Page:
In concluding seminar Ms. Samiksha Chapagai said that this is very good programme and should l continue in the future. Likewise another respondent said also appreciated the programme. He further said that such activities would help to promote common national identity which is essential for statebuilding in Nepal. With regard to the statebuilding process in Nepal, in recent times, it has met many obstacles. Such obstacles can be addressed with the promotion of civic education at various layers of society. This also helps to build civic political culture in society. Civic education cultivates knowledge and traits that sustain democratic self-governance. In recent times, many aspects of our civic life have become dysfunctional and there is an urgent need to revive them. This can also strengthen democracy and contribute harmonise state-society relations. The discussion here reveals that there is a great deal of frustration towards the current political issues and federalism and inclusion have become the major bone of contention. Sudden arrival of these issues for mere political benefit has radicalised Nepali society. This needs to be fixed-up for the better, prosperous and shared future. By conducting seminars in different parts of the country FES has been successful enough to in identifying the connectors of society.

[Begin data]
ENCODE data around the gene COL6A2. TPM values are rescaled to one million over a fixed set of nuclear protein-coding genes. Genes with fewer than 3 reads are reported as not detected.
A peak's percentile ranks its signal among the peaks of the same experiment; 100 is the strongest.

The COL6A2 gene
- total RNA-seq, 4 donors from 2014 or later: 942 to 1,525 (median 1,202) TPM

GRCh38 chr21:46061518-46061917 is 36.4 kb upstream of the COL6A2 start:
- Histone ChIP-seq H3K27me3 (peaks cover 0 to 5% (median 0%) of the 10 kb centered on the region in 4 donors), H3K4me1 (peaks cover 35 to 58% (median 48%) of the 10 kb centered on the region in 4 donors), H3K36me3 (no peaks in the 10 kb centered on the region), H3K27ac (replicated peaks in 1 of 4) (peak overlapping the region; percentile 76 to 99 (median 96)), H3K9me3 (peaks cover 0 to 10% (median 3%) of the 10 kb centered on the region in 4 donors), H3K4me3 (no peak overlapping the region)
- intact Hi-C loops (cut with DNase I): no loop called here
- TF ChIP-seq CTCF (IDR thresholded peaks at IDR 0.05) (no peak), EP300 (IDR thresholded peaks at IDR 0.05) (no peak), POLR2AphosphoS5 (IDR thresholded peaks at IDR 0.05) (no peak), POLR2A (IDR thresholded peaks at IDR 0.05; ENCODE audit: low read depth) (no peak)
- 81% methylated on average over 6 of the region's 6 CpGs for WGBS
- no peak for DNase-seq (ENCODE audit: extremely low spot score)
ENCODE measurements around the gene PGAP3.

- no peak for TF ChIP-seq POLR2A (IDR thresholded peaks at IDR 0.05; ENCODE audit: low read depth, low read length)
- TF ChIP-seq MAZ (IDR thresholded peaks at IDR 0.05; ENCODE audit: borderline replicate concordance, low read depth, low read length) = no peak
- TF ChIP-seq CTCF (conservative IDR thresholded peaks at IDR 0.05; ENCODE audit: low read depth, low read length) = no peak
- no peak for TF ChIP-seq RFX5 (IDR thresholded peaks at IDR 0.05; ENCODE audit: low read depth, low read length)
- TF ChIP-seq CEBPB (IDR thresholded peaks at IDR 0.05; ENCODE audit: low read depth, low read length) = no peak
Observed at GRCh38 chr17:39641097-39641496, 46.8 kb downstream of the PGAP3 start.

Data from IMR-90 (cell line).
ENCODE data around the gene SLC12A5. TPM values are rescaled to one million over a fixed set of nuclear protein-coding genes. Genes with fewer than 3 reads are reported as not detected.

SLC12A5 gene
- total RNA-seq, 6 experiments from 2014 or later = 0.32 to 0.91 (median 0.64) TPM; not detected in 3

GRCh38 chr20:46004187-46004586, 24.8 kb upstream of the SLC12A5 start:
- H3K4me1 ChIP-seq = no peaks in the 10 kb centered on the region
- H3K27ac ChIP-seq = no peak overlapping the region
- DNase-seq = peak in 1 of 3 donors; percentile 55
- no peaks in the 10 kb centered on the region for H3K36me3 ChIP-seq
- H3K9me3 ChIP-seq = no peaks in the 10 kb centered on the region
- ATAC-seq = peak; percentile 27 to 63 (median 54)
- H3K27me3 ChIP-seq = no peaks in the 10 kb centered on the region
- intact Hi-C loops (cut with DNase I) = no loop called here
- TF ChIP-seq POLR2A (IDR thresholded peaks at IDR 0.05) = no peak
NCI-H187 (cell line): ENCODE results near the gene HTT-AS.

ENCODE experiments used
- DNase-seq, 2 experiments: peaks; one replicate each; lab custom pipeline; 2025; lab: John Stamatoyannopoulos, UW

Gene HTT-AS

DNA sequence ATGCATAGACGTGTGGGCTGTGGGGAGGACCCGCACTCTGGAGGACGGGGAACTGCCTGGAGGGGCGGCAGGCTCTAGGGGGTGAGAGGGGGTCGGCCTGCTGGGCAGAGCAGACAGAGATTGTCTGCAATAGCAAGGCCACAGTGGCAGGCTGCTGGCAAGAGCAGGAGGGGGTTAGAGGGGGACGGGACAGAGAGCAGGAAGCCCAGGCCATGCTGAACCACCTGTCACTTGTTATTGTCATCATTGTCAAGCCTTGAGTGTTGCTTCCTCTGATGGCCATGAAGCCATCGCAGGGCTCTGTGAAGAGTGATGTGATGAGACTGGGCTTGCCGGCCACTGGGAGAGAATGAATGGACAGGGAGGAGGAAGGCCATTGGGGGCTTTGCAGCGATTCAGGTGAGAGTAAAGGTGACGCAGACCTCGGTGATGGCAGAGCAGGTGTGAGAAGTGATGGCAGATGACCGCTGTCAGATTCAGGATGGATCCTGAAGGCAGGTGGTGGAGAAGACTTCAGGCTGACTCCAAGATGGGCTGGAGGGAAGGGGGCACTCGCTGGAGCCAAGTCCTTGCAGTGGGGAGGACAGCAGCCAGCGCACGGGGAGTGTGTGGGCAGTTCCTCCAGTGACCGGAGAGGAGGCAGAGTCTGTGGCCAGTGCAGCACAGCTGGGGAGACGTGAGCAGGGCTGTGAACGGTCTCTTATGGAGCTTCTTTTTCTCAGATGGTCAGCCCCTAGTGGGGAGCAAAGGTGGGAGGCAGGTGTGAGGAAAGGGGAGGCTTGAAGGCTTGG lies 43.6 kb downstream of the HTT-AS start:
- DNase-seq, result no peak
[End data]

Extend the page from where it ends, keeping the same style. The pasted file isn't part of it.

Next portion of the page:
Report prepared by CDB/FES